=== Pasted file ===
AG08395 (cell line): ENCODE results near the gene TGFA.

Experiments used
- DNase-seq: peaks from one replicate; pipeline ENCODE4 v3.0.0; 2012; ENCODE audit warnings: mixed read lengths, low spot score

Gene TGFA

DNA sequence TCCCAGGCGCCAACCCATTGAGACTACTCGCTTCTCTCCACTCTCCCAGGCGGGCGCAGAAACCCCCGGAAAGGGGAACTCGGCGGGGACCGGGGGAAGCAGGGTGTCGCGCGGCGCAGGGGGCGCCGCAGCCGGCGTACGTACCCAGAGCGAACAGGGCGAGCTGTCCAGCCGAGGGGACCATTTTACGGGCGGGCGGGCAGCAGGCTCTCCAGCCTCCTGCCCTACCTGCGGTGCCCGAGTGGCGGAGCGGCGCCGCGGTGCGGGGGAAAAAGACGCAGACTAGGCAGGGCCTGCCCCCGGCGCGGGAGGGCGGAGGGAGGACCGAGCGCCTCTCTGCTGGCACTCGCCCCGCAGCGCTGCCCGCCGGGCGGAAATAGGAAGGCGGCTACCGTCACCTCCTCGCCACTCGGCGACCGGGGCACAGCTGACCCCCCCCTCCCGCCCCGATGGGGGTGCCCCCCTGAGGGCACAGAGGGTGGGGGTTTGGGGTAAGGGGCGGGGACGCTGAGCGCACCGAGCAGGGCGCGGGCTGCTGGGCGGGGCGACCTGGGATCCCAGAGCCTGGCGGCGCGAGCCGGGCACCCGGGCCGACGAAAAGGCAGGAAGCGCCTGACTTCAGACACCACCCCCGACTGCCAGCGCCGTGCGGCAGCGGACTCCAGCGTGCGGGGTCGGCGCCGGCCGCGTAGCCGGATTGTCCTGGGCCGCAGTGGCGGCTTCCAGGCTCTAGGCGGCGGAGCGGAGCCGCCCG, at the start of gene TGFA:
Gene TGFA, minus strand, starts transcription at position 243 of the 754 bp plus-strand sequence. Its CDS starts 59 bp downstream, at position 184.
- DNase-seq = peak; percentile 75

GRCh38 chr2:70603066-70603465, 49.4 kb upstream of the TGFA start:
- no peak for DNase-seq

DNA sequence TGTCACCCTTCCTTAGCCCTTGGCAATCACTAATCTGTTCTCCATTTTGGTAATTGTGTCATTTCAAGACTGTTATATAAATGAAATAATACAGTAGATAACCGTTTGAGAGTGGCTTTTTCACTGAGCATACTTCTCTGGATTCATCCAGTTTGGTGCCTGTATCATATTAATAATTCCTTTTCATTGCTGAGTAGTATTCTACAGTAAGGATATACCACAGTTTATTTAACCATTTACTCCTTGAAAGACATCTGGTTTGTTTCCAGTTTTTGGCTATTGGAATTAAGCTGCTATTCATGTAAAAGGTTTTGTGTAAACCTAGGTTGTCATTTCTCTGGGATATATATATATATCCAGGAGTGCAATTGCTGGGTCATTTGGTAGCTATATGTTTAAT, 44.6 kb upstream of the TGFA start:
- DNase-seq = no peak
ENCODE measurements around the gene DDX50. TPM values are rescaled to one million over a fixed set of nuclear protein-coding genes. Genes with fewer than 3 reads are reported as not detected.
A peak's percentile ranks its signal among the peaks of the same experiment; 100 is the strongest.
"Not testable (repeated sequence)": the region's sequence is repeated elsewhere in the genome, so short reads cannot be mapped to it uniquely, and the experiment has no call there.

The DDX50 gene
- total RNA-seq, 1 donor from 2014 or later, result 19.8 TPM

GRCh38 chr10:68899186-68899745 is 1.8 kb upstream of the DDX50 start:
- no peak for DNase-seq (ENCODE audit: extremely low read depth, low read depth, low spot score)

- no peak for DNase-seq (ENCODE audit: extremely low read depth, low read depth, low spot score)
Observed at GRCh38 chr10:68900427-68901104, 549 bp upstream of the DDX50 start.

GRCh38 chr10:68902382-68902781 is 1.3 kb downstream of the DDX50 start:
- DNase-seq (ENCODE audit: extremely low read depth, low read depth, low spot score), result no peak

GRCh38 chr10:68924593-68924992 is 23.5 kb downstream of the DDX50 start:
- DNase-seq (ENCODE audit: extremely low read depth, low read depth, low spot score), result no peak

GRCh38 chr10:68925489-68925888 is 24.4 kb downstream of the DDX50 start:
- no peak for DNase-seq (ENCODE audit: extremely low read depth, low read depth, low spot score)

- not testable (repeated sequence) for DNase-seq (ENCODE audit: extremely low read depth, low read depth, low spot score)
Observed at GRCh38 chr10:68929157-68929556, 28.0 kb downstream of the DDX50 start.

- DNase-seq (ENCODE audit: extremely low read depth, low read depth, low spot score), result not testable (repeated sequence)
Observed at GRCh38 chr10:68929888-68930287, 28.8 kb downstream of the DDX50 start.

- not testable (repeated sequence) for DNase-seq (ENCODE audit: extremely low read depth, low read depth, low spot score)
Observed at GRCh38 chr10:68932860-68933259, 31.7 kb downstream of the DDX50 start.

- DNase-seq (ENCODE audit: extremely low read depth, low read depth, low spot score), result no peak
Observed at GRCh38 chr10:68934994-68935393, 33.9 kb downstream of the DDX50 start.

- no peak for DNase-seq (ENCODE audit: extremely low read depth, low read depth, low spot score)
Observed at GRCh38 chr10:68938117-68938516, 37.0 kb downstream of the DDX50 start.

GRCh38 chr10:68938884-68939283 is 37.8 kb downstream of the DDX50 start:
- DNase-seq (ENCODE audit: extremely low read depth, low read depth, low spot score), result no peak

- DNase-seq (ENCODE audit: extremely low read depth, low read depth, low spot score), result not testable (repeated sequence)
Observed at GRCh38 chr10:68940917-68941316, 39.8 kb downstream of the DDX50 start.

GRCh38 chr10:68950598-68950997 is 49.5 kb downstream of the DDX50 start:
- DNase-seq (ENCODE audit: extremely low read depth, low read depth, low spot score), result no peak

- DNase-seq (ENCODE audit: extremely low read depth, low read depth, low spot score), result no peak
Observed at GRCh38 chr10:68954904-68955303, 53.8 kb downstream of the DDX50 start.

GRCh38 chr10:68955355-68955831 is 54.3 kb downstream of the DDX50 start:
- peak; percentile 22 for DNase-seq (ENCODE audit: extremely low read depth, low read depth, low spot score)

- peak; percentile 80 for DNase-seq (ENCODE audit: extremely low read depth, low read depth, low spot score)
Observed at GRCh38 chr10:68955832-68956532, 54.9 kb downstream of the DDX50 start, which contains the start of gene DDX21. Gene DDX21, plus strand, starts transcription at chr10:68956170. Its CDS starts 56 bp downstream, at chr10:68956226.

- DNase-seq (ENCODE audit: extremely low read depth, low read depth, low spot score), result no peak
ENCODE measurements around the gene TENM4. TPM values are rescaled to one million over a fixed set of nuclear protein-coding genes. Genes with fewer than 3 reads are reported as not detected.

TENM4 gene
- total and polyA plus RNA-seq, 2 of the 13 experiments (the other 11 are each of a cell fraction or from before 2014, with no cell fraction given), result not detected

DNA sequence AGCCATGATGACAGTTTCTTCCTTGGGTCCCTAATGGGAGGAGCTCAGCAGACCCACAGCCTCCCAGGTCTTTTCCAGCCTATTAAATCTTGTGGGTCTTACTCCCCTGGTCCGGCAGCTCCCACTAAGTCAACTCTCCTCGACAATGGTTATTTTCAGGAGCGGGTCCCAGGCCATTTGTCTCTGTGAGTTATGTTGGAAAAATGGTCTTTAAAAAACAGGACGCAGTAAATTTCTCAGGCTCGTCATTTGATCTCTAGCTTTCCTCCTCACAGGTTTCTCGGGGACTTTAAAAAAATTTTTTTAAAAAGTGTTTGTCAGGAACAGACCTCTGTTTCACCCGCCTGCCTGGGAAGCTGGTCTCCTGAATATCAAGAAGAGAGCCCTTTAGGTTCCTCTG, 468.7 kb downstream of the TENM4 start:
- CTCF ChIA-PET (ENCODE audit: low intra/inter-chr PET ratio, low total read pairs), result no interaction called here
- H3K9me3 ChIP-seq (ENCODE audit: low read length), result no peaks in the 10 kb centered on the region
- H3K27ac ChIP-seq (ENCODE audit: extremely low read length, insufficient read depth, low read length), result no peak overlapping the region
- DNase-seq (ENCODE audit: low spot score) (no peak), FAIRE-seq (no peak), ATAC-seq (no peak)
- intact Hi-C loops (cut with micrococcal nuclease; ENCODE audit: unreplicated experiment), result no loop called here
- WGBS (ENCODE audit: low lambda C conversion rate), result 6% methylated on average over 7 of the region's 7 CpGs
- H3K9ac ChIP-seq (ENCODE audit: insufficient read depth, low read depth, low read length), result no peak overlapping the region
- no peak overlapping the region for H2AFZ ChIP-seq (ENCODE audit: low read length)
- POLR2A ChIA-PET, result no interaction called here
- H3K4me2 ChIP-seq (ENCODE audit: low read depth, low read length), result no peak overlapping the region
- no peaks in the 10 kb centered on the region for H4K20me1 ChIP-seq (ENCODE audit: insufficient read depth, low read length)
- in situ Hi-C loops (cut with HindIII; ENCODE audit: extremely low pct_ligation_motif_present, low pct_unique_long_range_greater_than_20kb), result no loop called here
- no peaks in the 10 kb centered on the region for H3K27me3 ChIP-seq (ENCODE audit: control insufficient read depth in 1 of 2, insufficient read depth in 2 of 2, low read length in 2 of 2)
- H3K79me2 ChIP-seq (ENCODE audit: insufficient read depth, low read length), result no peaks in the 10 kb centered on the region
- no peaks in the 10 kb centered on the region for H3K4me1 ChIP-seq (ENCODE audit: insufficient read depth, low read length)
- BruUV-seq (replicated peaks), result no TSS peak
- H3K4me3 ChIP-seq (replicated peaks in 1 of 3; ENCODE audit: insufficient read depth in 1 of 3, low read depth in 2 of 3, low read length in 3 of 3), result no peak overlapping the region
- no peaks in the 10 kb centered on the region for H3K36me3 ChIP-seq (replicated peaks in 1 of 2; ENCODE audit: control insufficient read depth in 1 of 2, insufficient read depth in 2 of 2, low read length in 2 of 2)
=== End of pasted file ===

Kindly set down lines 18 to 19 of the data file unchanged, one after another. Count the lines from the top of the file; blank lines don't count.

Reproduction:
- no peak for DNase-seq (ENCODE audit: extremely low read depth, low read depth, low spot score)

- no peak for DNase-seq (ENCODE audit: extremely low read depth, low read depth, low spot score)